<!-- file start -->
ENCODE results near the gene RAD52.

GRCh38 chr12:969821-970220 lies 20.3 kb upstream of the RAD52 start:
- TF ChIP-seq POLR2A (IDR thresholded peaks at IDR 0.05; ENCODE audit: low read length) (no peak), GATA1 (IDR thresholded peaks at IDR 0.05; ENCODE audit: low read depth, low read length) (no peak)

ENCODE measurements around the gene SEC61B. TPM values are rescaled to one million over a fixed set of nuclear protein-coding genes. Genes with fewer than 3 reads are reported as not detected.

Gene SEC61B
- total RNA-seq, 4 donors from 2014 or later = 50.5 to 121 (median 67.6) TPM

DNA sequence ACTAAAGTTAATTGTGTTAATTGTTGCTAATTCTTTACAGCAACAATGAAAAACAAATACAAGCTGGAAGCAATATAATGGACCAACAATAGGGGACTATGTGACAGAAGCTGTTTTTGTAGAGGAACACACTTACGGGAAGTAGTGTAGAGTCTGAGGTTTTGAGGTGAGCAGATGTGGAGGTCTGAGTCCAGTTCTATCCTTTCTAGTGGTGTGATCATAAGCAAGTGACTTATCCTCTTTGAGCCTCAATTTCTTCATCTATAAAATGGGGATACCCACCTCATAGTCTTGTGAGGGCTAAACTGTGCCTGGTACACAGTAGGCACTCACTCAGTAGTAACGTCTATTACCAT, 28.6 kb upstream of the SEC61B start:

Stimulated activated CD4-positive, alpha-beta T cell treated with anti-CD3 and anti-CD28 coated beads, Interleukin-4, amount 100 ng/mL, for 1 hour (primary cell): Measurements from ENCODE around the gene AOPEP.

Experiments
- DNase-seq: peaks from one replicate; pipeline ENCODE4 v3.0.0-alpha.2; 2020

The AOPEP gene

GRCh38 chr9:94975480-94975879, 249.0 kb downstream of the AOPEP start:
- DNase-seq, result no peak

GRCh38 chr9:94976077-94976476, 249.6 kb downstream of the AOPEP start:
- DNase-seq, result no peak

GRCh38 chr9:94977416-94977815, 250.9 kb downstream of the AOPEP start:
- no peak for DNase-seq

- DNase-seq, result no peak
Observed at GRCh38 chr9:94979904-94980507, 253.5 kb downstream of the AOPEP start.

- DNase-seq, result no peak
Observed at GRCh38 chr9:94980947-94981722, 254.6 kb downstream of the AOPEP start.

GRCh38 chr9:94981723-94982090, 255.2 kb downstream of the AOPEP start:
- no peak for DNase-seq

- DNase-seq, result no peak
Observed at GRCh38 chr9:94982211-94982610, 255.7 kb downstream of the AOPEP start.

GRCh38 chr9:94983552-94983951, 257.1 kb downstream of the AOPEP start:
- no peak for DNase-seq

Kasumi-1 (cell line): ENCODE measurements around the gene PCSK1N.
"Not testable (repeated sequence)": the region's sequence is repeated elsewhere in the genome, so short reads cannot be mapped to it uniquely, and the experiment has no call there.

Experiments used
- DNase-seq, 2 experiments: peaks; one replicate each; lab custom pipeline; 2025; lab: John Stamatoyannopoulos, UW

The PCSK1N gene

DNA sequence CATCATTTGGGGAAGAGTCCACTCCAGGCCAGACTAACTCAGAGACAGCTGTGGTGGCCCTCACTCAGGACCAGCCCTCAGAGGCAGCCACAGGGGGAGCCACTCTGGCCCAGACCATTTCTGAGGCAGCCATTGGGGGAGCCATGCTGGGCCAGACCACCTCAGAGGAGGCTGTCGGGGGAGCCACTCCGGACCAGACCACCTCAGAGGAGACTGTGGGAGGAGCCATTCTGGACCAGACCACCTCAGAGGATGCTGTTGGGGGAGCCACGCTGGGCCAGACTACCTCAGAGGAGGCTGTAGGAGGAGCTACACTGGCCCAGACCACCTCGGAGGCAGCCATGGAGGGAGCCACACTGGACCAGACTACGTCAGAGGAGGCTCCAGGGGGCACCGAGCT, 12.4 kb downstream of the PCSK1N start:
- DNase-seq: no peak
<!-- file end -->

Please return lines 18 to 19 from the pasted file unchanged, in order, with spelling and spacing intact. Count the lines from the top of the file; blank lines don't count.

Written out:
- DNase-seq, result no peak
Observed at GRCh38 chr9:94979904-94980507, 253.5 kb downstream of the AOPEP start.